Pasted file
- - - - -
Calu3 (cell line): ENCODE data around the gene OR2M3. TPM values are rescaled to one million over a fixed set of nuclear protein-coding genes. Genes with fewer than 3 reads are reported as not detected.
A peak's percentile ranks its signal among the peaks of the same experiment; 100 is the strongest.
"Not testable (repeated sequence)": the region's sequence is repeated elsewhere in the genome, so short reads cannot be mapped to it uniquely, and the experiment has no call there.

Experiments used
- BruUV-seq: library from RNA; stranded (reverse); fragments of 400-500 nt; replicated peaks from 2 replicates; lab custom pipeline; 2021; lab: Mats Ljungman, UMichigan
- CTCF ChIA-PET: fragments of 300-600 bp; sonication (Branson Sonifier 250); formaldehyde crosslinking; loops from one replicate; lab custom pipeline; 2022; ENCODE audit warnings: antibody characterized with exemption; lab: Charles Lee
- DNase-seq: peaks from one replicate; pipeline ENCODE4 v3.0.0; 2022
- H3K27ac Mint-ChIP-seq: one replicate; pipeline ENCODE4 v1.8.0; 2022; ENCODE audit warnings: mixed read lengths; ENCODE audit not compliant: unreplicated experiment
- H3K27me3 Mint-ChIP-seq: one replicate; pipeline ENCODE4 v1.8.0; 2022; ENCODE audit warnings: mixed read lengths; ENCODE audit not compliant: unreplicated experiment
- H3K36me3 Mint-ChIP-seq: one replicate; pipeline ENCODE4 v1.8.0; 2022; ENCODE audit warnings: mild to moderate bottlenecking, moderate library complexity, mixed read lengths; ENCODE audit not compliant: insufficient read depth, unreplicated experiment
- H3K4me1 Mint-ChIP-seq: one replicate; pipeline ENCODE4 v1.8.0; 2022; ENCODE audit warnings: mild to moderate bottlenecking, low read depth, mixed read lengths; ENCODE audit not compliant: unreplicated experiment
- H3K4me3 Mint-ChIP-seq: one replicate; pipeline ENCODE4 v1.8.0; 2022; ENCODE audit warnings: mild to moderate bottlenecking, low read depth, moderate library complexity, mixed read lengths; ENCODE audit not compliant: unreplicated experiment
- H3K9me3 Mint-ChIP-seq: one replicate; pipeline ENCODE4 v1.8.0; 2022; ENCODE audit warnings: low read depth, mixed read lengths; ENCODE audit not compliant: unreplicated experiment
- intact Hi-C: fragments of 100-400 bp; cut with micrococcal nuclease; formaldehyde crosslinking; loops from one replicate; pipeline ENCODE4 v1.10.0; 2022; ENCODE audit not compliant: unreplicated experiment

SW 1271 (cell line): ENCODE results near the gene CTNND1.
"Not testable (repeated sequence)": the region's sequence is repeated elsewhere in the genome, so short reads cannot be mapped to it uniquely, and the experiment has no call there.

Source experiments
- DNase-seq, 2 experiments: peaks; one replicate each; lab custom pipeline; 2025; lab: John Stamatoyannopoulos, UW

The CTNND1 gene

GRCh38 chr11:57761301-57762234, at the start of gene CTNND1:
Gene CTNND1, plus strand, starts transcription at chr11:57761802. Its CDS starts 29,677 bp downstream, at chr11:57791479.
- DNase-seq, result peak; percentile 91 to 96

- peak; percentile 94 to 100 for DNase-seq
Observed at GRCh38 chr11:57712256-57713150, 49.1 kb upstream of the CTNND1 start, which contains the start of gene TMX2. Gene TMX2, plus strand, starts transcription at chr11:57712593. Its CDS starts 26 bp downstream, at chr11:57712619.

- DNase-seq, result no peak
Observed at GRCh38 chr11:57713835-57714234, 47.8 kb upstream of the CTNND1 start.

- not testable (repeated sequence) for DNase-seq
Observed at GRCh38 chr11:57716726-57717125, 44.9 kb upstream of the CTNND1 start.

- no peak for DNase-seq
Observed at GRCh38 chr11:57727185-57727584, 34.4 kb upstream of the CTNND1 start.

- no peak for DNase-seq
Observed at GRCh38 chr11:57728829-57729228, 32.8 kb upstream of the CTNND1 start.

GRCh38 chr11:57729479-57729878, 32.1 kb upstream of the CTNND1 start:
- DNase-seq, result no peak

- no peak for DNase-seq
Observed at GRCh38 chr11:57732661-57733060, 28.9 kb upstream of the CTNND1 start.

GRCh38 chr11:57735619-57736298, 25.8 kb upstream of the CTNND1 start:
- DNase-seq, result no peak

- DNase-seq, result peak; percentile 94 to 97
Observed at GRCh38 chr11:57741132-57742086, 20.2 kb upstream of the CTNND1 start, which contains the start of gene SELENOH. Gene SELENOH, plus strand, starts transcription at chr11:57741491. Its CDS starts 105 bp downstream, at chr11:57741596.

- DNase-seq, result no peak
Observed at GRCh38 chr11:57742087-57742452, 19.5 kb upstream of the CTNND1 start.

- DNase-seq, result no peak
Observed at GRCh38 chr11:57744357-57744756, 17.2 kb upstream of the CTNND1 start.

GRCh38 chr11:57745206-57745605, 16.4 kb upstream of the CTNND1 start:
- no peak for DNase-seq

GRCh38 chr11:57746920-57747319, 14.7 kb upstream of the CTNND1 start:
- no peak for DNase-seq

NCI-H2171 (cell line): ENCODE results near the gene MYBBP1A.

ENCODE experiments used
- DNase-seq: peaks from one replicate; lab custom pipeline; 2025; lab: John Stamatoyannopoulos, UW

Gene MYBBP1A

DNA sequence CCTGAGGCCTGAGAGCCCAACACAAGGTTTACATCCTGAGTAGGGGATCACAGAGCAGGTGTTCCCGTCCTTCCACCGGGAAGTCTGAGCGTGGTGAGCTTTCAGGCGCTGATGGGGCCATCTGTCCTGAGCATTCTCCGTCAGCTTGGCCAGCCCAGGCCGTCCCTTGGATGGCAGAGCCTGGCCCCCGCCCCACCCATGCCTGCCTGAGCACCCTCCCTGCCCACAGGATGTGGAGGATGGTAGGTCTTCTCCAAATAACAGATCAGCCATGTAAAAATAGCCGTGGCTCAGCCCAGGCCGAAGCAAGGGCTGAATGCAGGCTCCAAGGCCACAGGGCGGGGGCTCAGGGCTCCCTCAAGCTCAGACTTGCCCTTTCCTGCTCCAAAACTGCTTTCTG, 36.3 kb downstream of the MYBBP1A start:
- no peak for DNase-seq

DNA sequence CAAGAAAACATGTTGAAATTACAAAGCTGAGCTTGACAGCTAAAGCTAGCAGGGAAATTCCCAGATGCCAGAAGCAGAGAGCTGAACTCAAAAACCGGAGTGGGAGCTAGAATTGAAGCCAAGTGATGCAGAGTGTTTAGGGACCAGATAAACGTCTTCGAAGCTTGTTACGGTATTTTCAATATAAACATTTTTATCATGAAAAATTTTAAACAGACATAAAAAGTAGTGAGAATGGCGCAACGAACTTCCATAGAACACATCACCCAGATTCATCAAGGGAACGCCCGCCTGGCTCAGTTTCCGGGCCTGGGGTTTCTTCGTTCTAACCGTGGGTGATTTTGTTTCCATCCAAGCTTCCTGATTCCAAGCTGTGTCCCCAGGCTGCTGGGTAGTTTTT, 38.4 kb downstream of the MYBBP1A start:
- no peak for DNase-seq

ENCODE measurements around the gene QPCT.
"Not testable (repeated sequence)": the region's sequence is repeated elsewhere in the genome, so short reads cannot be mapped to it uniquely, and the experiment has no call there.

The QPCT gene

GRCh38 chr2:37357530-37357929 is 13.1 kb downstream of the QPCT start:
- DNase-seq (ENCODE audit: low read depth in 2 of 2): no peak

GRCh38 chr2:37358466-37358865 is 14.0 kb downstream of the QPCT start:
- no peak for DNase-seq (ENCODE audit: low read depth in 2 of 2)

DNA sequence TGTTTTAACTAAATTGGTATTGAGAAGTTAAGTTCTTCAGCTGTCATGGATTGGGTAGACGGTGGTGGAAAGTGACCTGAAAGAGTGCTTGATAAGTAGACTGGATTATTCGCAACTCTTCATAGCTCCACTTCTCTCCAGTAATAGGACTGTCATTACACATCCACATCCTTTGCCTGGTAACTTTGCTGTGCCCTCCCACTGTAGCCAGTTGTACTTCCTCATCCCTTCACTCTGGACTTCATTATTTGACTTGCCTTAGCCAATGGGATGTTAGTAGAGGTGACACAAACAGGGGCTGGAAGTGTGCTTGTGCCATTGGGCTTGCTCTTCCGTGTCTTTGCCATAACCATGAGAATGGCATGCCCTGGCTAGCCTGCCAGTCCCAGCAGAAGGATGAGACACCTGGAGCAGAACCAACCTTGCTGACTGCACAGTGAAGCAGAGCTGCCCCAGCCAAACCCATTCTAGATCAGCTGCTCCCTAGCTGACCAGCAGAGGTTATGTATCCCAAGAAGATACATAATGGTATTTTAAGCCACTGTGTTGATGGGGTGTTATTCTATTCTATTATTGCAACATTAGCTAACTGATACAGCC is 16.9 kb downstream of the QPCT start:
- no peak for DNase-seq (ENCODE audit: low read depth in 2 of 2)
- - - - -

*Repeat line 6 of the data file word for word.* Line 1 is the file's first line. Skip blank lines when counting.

- CTCF ChIA-PET: fragments of 300-600 bp; sonication (Branson Sonifier 250); formaldehyde crosslinking; loops from one replicate; lab custom pipeline; 2022; ENCODE audit warnings: antibody characterized with exemption; lab: Charles Lee